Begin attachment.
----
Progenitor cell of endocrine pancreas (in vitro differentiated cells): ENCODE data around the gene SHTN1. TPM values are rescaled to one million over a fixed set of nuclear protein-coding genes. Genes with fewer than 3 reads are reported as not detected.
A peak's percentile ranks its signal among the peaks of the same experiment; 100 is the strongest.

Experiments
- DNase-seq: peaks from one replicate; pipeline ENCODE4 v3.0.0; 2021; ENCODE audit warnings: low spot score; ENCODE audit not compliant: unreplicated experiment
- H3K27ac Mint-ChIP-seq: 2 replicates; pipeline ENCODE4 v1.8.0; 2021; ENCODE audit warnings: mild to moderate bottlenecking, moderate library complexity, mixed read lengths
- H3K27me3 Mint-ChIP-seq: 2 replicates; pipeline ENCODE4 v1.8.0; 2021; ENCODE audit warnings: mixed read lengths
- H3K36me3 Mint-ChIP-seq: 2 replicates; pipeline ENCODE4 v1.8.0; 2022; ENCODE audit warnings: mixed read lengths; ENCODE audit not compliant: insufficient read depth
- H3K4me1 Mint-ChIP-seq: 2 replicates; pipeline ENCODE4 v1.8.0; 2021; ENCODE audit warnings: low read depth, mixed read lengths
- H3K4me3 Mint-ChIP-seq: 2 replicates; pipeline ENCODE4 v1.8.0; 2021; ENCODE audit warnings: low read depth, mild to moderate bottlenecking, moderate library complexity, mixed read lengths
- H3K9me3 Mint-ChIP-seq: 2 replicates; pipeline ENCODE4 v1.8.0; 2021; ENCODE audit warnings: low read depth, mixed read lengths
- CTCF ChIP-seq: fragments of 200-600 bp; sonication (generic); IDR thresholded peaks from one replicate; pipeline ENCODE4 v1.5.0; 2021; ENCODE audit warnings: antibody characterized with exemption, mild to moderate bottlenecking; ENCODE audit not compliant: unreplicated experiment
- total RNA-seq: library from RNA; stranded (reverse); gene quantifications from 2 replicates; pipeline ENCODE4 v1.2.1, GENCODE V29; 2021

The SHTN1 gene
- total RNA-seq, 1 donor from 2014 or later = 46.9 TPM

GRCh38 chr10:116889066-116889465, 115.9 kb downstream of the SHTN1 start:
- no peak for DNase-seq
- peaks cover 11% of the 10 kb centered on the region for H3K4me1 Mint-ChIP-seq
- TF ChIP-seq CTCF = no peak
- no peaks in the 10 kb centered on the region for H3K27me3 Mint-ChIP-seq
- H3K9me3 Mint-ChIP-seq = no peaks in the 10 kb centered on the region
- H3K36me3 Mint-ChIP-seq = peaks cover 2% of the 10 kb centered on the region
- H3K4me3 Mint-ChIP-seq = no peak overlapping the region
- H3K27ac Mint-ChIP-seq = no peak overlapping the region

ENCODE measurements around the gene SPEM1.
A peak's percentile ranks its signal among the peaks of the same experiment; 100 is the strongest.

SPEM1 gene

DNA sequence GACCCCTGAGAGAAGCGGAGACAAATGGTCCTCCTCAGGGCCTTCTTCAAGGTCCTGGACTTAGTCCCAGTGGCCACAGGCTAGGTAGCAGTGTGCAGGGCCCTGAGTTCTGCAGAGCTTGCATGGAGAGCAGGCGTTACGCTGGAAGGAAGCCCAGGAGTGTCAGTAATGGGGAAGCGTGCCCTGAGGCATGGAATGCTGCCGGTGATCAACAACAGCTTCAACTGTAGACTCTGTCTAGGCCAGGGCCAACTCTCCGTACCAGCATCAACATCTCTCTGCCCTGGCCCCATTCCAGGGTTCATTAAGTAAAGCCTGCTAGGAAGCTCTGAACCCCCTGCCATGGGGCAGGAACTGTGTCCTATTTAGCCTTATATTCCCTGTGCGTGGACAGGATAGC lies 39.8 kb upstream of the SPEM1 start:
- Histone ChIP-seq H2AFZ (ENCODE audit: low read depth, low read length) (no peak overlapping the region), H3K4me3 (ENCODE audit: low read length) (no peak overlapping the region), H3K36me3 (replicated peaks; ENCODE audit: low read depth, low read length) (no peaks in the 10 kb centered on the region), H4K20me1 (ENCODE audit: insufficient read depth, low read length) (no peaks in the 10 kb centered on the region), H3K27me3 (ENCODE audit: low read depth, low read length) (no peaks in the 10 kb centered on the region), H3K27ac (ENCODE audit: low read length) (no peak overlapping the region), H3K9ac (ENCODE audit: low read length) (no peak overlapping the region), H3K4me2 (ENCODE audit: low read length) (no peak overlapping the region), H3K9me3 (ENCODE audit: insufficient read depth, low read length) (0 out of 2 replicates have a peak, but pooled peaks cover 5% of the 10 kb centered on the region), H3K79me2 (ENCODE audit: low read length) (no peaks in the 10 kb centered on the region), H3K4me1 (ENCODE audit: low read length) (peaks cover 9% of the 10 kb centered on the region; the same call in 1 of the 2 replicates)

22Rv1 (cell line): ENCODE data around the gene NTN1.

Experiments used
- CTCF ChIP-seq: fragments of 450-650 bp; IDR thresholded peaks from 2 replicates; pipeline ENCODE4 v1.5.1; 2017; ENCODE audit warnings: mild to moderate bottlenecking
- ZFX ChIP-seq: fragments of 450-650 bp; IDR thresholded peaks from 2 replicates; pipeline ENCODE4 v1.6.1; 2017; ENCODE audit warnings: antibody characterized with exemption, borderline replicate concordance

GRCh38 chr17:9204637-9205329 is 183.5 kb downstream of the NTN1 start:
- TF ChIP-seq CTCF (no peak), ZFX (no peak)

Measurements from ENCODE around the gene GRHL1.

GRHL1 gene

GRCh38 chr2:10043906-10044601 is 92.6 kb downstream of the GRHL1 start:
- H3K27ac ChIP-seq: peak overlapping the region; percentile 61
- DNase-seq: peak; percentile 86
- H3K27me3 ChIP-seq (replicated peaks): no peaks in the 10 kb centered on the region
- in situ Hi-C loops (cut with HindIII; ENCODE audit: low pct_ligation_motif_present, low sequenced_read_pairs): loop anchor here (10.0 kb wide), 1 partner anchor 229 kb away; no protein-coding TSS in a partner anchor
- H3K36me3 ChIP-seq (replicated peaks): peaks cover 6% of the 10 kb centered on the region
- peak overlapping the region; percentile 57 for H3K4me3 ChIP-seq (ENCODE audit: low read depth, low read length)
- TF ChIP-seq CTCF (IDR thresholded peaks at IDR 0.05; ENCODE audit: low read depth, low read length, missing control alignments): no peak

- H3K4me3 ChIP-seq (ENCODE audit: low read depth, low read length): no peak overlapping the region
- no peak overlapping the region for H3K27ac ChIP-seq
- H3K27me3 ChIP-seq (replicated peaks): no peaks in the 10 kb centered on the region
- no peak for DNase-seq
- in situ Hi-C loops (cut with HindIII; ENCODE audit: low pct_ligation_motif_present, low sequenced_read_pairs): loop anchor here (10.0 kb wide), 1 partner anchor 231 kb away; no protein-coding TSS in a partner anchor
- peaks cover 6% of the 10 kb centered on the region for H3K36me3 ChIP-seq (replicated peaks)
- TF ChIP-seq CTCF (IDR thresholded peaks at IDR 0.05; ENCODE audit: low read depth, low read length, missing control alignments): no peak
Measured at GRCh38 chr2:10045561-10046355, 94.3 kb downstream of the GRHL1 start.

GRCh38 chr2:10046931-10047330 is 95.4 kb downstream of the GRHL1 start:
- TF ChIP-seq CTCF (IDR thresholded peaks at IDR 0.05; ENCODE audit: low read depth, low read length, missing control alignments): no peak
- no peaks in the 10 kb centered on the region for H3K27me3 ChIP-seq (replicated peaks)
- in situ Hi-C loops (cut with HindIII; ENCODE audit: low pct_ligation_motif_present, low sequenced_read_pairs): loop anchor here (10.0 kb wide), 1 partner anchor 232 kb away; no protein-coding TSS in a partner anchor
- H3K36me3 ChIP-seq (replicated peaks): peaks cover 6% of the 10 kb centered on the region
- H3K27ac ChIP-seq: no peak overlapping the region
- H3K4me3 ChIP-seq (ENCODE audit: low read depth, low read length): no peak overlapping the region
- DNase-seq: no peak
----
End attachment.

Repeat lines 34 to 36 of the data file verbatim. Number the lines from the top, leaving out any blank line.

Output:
- TF ChIP-seq CTCF (no peak), ZFX (no peak)

Measurements from ENCODE around the gene GRHL1.

GRHL1 gene